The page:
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Showing posts from October, 2020

Should You Criticize Movies You Haven’t Watched?

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It is inherently problematic to condemn a specific film or television show from the sidelines, without personal experience of what that work of art communicates. When Christians dismissed Darren Aronofsky’s 2014 film Noah, for example, many of them did so on erroneous grounds, not knowing what was actually in the movie. Blind condemnation is dangerous and unhelpful.When it comes to pornographic content, however, we move away from the debatable and ambiguous elements of artistic merit, and toward more solid distinctions between right and wrong. Hypersexualized storytelling methods are an aspect worth criticizing. A Christian can—and should—condemn pornographic material without having to engage each instance on a case-by-case basis.Thus, I am comfortable and confident to condemn pornographic techniques used in any mainstream film, whether I’ve seen that film or not. Such condemnation is not unfair to the work as a whole. That is why I have spoken up about certain films I haven’t watched…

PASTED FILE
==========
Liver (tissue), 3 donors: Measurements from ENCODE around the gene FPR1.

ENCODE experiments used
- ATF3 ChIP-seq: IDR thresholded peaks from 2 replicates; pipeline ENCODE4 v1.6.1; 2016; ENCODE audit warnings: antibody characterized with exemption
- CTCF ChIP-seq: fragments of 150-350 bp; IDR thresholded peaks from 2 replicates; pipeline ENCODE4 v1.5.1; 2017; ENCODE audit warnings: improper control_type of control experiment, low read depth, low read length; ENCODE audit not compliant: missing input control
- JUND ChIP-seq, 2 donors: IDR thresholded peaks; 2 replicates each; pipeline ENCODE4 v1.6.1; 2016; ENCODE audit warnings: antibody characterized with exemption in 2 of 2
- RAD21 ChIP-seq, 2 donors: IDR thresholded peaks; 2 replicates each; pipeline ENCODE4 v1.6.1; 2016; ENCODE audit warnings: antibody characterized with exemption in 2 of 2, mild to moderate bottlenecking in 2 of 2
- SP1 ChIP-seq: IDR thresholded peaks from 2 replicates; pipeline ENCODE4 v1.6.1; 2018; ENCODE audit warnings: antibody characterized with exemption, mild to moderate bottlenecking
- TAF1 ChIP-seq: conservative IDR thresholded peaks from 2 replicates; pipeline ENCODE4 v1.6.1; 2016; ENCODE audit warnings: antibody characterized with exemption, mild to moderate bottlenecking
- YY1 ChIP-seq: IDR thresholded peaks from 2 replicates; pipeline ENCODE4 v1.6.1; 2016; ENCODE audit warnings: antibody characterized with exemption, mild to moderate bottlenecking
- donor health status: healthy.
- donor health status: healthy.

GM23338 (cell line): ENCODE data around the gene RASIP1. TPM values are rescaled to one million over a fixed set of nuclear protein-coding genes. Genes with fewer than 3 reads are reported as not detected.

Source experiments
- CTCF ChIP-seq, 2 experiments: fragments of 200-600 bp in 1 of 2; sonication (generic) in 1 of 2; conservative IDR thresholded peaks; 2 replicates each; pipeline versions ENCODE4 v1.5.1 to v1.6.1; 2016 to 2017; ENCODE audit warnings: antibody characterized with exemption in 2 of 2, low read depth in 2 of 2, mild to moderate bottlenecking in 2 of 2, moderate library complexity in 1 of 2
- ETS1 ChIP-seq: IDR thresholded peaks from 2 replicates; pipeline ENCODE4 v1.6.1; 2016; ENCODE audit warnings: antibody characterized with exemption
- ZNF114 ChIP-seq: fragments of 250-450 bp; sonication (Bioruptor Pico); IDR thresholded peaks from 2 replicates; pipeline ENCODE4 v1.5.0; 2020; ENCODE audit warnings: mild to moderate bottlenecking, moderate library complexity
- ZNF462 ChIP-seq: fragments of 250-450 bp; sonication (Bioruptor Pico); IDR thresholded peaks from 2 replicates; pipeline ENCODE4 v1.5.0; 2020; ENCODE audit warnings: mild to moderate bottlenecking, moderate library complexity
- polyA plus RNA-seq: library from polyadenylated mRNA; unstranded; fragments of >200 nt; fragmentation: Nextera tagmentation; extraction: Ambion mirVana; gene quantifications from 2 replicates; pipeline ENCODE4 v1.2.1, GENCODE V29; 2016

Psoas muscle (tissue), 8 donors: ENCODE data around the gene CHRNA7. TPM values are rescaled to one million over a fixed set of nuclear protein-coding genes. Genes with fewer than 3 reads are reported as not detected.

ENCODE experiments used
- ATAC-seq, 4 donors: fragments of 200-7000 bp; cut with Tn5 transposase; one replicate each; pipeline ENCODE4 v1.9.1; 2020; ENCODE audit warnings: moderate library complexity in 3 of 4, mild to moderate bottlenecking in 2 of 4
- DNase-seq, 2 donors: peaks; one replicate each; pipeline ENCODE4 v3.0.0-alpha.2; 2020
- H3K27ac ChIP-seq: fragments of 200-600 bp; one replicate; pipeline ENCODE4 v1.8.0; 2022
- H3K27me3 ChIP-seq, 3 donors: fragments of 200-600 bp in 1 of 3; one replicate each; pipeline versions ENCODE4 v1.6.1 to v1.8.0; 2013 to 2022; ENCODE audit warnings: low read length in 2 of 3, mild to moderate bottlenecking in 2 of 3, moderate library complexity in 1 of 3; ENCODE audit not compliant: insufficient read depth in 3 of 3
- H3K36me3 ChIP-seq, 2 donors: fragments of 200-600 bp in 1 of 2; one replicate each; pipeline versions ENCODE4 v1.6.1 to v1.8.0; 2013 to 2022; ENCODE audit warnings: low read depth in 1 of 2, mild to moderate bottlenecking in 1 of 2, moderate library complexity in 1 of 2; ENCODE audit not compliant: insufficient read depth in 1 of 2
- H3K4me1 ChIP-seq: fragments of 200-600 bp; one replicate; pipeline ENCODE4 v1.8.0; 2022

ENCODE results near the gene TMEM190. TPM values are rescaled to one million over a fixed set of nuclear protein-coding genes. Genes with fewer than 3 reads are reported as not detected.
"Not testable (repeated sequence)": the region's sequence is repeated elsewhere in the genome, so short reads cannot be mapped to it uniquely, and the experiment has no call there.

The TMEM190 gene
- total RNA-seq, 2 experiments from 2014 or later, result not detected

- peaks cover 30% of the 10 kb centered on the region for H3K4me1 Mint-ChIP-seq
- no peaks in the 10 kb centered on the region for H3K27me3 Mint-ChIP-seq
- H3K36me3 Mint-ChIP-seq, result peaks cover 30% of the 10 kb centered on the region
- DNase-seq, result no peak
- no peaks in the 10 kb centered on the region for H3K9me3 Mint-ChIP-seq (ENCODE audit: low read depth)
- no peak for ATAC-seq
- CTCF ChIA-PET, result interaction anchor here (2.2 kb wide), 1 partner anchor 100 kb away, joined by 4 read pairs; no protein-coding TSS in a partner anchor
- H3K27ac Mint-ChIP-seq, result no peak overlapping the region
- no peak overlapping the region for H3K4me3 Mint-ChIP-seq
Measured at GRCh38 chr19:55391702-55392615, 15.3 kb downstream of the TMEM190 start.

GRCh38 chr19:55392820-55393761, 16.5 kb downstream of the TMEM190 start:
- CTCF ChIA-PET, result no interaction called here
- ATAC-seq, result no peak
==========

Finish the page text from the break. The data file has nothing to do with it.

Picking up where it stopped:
An Incarnational Approach to Racial Sympathy

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It’s a scandalous concept: Hebrews 2 tells us, “[Jesus] had to be made like his brothers in every respect, so that he might become a merciful and faithful high priest…” (v. 17). God the Father is even said to have made the Son “perfect through suffering” (v. 10).The very thought is baffling. What was it about the perfect son of God that needed perfecting? Nineteenth century theologian Albert Barnes provides some helpful commentary:[Christ’s] subjection to his humble condition…made him such a Saviour as man needed, and qualified him fully for his work. There was a propriety that he who should redeem the suffering and the lost should partake of their nature; identify himself with them; and share their woes.It was necessary, Scripture tells us, for God the Son to experience human life and suffering, which somehow perfected His ability to sufficiently sympathize with us (see also Heb. 4:15). Jesus didn’t relate to us from afar; He drew near, suffering with humans, as a human—and ultimatel…